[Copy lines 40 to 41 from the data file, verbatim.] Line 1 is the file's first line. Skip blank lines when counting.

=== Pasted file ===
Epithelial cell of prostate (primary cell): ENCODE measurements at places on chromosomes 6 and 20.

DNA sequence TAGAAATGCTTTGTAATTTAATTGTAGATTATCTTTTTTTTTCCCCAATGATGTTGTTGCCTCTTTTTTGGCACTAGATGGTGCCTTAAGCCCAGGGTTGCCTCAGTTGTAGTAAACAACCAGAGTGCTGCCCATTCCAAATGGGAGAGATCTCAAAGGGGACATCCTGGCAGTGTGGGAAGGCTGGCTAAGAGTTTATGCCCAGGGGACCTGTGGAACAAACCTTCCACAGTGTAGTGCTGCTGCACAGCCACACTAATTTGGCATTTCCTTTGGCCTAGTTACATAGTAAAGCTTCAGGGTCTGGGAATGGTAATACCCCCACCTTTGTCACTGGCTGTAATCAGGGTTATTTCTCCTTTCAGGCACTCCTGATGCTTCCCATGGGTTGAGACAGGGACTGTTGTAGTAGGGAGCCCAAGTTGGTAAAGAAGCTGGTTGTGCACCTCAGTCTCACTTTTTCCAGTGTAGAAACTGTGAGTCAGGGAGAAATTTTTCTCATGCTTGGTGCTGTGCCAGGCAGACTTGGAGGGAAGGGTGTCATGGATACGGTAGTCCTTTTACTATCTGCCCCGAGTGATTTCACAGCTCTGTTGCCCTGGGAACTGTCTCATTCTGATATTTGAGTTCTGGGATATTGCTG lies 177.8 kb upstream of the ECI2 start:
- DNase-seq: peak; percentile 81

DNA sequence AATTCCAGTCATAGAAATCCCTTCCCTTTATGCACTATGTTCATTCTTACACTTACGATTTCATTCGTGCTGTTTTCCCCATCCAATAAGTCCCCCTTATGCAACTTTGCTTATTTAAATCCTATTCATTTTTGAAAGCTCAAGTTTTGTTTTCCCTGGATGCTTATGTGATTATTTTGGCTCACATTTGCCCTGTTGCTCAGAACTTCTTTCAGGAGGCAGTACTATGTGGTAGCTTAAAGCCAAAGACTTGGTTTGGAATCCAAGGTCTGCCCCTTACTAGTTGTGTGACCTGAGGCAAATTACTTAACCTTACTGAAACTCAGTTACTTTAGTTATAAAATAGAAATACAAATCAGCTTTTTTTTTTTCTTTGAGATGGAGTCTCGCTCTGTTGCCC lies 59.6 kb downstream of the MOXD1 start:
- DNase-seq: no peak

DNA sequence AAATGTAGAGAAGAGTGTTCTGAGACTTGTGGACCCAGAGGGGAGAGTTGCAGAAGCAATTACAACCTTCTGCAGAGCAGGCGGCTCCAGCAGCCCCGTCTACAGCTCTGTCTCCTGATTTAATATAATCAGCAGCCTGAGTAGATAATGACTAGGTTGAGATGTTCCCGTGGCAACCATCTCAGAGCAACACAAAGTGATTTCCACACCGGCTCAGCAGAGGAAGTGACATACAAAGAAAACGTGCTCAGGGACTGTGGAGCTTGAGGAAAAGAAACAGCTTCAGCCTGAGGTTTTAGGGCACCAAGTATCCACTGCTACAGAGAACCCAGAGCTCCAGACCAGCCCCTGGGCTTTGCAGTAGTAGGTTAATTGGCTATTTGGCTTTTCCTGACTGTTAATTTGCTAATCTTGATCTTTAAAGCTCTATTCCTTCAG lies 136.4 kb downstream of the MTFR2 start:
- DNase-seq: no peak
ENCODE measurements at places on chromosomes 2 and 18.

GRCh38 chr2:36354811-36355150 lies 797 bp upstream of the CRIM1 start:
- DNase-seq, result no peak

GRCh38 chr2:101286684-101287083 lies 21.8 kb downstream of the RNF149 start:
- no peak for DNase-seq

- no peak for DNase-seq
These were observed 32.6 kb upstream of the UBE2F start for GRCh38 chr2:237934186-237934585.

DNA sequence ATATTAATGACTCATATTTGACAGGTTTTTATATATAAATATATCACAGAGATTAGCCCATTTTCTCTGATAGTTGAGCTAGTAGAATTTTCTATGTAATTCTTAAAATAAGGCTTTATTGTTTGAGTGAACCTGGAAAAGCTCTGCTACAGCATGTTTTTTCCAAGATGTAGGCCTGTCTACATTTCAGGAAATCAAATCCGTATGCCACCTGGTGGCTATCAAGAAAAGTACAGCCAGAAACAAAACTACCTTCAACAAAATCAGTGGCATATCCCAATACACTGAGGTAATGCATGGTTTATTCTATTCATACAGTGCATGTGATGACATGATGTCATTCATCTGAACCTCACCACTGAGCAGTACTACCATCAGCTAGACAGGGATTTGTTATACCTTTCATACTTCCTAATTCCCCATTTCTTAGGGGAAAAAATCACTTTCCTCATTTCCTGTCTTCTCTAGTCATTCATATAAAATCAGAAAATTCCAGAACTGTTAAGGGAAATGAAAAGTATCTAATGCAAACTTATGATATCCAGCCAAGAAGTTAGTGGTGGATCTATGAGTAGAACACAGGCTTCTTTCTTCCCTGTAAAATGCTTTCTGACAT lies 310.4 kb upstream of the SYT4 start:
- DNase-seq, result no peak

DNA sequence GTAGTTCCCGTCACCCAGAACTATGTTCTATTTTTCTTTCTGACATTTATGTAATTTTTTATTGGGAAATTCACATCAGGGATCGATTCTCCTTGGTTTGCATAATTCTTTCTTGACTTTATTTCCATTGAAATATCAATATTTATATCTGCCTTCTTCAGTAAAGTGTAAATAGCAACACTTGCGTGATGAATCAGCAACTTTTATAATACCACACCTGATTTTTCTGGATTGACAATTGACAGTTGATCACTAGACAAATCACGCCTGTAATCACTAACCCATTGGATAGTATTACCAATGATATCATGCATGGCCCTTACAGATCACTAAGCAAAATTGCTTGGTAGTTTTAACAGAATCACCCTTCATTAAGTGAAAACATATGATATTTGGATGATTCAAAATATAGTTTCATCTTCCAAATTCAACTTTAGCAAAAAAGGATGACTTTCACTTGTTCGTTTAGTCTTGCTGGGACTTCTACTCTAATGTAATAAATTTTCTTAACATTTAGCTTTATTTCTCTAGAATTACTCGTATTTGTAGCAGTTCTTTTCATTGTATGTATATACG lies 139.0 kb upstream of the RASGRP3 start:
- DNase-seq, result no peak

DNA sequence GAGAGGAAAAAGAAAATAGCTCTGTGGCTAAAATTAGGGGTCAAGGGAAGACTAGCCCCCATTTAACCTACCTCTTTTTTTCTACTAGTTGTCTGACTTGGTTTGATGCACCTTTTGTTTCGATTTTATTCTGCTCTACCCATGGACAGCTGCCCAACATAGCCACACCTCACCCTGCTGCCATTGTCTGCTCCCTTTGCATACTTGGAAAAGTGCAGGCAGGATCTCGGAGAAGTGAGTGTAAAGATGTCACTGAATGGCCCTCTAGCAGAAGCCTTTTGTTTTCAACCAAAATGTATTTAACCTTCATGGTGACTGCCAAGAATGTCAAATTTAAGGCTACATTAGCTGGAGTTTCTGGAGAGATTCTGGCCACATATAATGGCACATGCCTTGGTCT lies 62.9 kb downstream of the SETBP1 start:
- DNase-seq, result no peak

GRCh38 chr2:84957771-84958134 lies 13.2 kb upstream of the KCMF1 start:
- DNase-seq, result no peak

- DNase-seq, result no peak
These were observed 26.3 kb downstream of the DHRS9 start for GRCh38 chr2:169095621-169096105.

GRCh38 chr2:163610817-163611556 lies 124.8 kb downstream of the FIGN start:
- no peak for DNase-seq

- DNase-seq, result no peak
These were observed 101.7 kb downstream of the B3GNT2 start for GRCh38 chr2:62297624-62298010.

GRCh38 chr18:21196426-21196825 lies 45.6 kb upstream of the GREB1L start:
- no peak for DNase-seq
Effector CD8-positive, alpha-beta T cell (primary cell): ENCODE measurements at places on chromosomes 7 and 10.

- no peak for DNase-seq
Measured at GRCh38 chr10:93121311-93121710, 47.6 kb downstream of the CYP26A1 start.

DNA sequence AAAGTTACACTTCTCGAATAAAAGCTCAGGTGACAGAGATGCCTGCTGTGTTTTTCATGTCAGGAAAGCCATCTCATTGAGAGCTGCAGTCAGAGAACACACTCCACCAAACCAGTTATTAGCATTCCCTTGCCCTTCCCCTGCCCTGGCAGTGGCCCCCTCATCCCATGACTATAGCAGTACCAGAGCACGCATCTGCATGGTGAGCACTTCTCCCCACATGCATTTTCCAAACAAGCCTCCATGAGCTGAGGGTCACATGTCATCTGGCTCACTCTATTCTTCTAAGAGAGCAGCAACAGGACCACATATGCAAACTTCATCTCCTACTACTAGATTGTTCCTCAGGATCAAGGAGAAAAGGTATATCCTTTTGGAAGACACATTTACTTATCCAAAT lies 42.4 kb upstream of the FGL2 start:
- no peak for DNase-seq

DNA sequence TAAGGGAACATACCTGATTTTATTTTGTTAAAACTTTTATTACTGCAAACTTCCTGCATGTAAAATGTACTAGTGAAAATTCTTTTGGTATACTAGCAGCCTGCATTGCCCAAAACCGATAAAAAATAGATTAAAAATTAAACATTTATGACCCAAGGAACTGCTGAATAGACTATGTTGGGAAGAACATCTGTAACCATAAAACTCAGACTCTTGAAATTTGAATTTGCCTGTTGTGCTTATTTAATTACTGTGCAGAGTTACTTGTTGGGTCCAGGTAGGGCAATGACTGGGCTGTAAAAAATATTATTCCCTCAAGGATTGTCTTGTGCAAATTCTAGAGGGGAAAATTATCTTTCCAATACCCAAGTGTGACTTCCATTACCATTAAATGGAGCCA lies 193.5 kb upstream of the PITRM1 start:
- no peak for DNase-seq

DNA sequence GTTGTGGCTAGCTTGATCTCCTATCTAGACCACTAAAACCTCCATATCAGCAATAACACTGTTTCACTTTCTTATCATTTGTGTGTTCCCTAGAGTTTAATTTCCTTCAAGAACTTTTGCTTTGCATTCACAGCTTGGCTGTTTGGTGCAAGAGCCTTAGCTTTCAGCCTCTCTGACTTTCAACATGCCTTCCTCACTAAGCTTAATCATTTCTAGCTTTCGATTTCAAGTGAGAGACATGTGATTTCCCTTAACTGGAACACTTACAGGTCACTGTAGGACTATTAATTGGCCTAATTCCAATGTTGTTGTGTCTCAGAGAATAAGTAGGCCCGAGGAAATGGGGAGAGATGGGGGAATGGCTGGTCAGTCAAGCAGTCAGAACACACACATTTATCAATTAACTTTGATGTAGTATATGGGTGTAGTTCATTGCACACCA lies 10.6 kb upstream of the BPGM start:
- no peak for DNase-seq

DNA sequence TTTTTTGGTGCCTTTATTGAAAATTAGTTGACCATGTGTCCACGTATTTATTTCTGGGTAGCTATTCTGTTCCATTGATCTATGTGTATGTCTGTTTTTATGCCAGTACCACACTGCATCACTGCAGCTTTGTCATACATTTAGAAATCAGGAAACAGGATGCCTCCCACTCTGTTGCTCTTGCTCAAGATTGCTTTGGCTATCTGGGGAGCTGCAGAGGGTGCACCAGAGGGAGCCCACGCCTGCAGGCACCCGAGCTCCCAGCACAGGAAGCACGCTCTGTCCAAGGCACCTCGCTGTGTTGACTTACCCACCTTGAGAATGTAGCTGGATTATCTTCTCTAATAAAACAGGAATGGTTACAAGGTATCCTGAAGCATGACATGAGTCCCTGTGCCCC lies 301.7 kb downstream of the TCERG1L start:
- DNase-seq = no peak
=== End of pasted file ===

DNA sequence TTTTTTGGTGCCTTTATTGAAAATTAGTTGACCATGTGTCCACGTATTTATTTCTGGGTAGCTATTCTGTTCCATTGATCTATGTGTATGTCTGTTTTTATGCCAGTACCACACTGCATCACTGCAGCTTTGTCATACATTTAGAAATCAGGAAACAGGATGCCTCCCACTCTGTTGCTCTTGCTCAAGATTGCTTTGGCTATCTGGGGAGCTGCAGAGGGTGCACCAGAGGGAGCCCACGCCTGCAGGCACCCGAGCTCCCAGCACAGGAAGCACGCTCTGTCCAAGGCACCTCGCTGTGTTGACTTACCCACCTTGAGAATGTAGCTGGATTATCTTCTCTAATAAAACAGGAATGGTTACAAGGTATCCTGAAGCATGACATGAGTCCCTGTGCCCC lies 301.7 kb downstream of the TCERG1L start:
- DNase-seq = no peak